“Our next steps as we re-shape Shell into a world-class investment aim to ensure that our company can continue to thrive, not just in the short and medium term but for many decades to come,” said van Beurden. “These steps build on the foundations of Shell’s strong operational and financial performance, and my confidence in our strategy and our ability to deliver on the promises we make.” read more

Shell scraps scrip dividend after three years of austerity

Ron Bousso: NOVEMBER 28, 2017

LONDON, Nov 28 (Reuters) – Royal Dutch Shell on Tuesday said it will cancel an austerity dividend policy as the oil and gas company boosted its cash generation forecasts, drawing a line under three years of oil price turmoil.

The Anglo-Dutch company said it will abolish its scrip dividend, through which investors can opt to receive dividends in shares or cash, in the fourth quarter of 2017. The scrip dividend scheme was introduced in early 2015 following the sharp drop in oil prices. read more

Shell prepares to reward investors by restoring bigger cash payouts

Royal Dutch Shell introduced its scrip dividend programme in 2015 (Source: Getty)

Oliver Gill: Sunday 26 November 2017 6:14pm

Oil behemoth Royal Dutch Shell has been tipped to dish out more cash to investors as it scraps a programme of paying dividends in the form of shares. Analysts from UBS believe it is a case of “when not if” Shell restores a full cash dividend.

Shell chief executive Ben van Beurden is expected to signal the changes at a London management day on Tuesday.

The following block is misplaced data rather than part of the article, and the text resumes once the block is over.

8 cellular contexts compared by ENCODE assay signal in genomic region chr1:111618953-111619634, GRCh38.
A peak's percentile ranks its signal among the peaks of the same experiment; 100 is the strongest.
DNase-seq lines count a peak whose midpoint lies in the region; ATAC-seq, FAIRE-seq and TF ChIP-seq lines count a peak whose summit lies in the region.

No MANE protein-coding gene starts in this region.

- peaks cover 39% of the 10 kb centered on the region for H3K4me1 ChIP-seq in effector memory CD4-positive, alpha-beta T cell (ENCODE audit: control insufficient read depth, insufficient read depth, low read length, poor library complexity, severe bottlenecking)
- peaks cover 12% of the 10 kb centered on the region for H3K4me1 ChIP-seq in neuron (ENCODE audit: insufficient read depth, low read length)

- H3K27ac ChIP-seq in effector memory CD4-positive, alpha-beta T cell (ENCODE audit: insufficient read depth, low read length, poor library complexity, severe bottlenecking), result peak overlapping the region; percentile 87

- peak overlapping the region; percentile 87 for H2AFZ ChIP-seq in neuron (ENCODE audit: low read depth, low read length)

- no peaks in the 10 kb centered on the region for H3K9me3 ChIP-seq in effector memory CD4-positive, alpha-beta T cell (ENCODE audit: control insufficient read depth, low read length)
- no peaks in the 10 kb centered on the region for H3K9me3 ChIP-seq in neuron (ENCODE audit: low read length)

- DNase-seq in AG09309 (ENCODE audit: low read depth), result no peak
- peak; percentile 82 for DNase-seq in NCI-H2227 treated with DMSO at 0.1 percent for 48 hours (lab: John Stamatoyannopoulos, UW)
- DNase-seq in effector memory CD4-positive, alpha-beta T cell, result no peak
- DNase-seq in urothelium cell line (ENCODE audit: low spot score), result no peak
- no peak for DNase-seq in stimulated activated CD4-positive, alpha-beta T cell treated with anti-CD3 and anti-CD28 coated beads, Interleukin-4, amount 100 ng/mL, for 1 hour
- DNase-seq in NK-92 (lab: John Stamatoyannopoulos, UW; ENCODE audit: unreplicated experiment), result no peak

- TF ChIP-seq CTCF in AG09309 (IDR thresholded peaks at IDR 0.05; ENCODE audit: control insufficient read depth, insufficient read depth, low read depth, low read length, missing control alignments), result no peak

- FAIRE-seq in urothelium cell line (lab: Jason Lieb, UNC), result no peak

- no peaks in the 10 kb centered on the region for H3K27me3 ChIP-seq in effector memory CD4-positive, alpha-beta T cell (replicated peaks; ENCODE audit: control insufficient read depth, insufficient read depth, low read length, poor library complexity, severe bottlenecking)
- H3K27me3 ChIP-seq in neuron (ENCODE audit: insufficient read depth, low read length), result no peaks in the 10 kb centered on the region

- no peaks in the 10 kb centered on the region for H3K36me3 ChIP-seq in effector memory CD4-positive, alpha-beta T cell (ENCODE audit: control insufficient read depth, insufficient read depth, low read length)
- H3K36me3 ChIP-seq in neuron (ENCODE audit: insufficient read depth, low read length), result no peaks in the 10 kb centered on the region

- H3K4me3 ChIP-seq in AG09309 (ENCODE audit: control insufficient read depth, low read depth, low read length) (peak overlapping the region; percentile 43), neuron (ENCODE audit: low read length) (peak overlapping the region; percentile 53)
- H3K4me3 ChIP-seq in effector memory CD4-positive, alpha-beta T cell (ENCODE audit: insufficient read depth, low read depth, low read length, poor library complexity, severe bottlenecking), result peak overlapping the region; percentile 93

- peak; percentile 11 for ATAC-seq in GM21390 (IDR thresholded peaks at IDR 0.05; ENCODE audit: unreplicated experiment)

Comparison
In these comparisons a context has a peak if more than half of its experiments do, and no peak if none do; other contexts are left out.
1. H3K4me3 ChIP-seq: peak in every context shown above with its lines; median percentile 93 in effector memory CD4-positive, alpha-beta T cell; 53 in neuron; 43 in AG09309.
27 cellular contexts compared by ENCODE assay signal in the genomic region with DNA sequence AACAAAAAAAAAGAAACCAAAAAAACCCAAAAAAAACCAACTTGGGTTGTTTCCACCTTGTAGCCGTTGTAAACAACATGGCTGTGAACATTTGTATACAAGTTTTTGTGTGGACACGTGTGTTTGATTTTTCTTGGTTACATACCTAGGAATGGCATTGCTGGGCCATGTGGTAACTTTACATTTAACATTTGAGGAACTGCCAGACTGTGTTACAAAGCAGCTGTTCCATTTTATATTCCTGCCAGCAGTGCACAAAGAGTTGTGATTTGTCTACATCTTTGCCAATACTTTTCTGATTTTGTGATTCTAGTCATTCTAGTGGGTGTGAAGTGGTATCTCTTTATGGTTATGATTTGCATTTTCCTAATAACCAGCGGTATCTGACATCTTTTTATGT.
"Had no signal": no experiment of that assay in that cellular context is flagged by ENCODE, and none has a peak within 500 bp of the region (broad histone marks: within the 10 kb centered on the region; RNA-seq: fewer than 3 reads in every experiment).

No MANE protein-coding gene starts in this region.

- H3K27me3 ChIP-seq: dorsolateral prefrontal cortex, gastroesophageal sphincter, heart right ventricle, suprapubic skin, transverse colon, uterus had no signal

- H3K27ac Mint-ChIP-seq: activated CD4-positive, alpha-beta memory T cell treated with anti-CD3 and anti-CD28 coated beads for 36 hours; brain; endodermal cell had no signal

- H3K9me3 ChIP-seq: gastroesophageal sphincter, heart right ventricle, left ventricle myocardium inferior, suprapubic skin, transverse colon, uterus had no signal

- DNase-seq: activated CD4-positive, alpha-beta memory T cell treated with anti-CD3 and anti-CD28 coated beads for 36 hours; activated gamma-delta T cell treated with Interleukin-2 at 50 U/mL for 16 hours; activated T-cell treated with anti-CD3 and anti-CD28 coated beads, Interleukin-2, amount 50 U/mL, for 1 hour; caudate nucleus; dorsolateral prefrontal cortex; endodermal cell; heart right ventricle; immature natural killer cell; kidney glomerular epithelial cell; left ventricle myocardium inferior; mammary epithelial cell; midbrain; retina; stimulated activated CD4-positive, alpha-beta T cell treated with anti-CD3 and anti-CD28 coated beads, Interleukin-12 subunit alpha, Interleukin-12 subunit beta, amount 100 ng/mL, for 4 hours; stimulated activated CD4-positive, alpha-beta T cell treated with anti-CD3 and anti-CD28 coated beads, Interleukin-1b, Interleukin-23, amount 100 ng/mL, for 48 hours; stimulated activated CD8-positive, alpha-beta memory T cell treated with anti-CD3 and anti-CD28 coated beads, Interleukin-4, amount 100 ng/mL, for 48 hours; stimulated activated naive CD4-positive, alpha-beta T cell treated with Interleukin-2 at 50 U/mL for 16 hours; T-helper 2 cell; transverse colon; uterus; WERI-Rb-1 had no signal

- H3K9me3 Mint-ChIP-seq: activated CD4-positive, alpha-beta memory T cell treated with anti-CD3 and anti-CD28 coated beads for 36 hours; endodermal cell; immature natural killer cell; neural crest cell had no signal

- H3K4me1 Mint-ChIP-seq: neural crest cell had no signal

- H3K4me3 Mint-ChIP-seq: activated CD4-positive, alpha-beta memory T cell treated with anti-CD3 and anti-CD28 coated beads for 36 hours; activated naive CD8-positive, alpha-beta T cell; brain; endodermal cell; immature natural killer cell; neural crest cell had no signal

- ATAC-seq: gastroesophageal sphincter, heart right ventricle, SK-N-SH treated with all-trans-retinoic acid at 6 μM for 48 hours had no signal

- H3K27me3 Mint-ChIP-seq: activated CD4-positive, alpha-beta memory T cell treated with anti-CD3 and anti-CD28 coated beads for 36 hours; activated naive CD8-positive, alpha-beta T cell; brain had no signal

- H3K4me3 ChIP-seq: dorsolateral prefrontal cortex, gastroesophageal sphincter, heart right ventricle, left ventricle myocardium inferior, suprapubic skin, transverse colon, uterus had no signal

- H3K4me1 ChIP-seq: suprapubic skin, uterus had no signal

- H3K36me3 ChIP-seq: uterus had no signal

The oil giant put a scrip dividend programme – where part of the firm’s dividend is paid by issuing new shares – in place in 2015 to reduce demands on cash as debt spiralled. Shell’s cash reserves were put under pressure by a combination of soft oil prices and a £47bn deal to buy gas producer BG. read more

Ben van Beurden prepares to restore Royal Dutch Shell cash dividend

Royal Dutch Shell is tipped to resume paying all its dividend in cash this week — unplugging a gusher worth billions of pounds for investors.

Chief executive Ben van Beurden is expected to signal the move on Tuesday, when he lays out his vision for Britain’s most valuable public company.

Abandoning the so-called scrip dividend programme would mark the latest stage in the Anglo-Dutch company’s recovery from the depths of the oil industry downturn. The company has paid a slice of its dividend in stock since early 2015, when the plunging oil price forced Van Beurden to marshal resources. read more

Shell Swallows BG Group Whole Hog, Rolls Up Cash Flow

Ray Merola: Nov. 6, 2017

Summary

  • Shell is enjoying a remarkably successful corporate resurgence.
  • Legacy BG Group opex and capex has been absorbed entirely without a loss of combined hydrocarbon volumes.
  • Cash is king.
  • Debt is trending down.  The dividend is well-covered.  Returns are solid, and improving.
  • I remain constructive on RDS stock.

I’ve been pounding my fist on the table for Royal Dutch Shell (RDS.A) (RDS.B) for a couple of years now. It’s been that one, “fat pitch” worth waiting upon; these don’t come along very often. Since the end of 2015, ADR shares offered investors ~54% total return, or an 80% gain since the stock bottomed in January 2016.

The 3Q report included the hallmarks of recent previous quarters: linked-quarter revenue growth, continued strong cash flow, improving return-on-capital, reduced gearing, steady production, and ample dividend coverage. Details are found here. read more

Royal Dutch Shell takes cashflow crown off Exxon Mobil

Royal Dutch Shell has taken Exxon Mobil’s cashflow crown, a year after completing the biggest deal in its history.

Europe’s largest energy company vaulted ahead on this closely watched indicator of financial health in the first nine months of 2017 as assets acquired from BG Group from Brazil to Australia churned out cash. For the year as a whole, Shell is on course to surpass its larger US rival on the measure for the first time in about two decades.